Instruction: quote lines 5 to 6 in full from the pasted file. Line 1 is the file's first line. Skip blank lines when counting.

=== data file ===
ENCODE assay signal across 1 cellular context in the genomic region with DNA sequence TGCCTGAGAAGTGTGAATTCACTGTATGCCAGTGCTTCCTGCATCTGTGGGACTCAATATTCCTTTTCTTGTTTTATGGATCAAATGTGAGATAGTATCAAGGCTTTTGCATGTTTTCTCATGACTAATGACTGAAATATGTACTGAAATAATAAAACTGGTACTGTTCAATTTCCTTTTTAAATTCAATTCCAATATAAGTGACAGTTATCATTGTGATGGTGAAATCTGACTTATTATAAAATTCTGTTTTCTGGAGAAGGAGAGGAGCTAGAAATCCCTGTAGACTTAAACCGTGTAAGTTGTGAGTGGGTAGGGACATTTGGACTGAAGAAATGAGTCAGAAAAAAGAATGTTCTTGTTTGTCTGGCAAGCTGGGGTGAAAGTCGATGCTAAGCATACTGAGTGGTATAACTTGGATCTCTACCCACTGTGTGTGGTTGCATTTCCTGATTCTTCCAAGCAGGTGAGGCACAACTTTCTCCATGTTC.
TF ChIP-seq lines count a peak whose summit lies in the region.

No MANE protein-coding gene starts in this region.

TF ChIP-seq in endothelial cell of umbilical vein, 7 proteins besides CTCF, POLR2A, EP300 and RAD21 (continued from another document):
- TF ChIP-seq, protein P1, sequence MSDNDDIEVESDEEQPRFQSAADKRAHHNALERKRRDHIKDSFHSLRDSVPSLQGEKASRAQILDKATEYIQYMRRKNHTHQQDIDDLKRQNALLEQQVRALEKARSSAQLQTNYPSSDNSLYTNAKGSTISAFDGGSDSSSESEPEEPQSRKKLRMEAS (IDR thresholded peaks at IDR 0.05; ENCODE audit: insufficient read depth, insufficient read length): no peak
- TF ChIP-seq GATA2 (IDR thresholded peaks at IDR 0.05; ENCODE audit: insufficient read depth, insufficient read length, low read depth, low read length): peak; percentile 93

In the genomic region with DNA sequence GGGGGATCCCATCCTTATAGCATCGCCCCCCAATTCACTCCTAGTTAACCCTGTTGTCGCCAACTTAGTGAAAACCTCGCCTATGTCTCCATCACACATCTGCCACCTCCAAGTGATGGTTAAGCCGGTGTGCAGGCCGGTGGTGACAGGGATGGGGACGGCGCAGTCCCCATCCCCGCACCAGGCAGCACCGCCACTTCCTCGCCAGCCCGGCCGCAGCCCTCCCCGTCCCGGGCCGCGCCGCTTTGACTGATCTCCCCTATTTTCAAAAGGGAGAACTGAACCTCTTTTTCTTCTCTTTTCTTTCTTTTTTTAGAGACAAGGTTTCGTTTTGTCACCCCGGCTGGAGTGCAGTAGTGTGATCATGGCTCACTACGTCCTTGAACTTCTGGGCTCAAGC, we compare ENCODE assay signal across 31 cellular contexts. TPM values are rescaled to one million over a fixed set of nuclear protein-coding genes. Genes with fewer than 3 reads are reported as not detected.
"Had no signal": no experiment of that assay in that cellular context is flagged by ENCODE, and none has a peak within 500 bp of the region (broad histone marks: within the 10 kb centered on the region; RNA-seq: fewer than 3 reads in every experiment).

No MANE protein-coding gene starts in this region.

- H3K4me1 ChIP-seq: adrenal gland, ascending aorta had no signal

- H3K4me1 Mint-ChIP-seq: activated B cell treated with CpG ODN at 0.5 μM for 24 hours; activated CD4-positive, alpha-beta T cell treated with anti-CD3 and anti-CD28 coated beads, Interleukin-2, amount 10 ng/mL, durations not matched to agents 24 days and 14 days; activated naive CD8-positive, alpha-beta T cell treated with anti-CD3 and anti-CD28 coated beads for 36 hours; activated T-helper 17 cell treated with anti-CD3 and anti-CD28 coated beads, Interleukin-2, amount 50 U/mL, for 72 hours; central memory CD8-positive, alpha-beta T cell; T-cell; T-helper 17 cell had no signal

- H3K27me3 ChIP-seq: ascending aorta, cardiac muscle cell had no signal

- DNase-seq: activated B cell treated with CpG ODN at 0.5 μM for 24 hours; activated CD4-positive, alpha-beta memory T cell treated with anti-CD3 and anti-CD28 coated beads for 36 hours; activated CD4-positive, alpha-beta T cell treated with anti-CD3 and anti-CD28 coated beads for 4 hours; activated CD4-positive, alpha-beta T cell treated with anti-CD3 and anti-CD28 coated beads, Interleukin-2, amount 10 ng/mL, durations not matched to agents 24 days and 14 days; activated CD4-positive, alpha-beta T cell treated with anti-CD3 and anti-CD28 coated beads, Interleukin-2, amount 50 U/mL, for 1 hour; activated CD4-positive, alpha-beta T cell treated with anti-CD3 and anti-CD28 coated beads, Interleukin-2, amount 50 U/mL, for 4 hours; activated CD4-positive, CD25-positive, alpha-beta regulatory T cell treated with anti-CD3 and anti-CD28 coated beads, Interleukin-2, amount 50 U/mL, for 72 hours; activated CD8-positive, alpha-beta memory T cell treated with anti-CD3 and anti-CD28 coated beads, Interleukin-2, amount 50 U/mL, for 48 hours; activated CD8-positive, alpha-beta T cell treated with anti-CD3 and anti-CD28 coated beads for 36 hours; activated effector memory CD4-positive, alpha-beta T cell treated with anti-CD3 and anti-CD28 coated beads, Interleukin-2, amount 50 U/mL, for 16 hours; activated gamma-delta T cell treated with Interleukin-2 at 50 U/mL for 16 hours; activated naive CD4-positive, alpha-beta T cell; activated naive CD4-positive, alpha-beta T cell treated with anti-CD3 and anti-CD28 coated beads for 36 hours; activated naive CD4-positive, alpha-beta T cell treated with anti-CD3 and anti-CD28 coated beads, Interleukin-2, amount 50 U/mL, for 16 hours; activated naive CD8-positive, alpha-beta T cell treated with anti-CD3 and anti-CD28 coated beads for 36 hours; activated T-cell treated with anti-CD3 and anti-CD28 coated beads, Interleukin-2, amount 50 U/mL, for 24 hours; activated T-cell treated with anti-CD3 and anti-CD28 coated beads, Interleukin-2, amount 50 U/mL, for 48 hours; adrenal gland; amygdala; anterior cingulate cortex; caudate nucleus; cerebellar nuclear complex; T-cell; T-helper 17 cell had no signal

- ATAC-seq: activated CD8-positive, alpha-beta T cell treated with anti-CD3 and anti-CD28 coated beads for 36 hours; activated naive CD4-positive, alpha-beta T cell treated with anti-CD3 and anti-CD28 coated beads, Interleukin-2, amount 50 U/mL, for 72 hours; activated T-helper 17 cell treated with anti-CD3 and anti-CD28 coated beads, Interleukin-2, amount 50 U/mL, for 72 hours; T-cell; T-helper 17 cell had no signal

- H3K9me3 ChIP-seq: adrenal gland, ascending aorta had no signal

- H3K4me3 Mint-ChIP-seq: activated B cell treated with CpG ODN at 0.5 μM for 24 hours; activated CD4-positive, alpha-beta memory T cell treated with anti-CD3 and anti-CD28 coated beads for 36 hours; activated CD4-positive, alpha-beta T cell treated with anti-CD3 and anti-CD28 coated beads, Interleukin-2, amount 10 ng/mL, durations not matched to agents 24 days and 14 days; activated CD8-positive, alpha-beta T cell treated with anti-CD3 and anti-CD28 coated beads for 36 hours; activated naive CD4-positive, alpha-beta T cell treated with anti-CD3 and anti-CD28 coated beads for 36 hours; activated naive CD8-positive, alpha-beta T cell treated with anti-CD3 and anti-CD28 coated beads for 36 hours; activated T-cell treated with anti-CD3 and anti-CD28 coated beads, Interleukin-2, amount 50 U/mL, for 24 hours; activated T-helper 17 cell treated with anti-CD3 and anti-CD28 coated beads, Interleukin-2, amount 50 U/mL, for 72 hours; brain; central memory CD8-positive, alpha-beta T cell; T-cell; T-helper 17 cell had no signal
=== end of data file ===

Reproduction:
- TF ChIP-seq, protein P1, sequence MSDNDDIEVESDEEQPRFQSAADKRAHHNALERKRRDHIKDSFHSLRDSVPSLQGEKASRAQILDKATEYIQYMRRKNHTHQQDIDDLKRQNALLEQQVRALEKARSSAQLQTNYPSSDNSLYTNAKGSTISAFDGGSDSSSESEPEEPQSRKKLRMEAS (IDR thresholded peaks at IDR 0.05; ENCODE audit: insufficient read depth, insufficient read length): no peak
- TF ChIP-seq GATA2 (IDR thresholded peaks at IDR 0.05; ENCODE audit: insufficient read depth, insufficient read length, low read depth, low read length): peak; percentile 93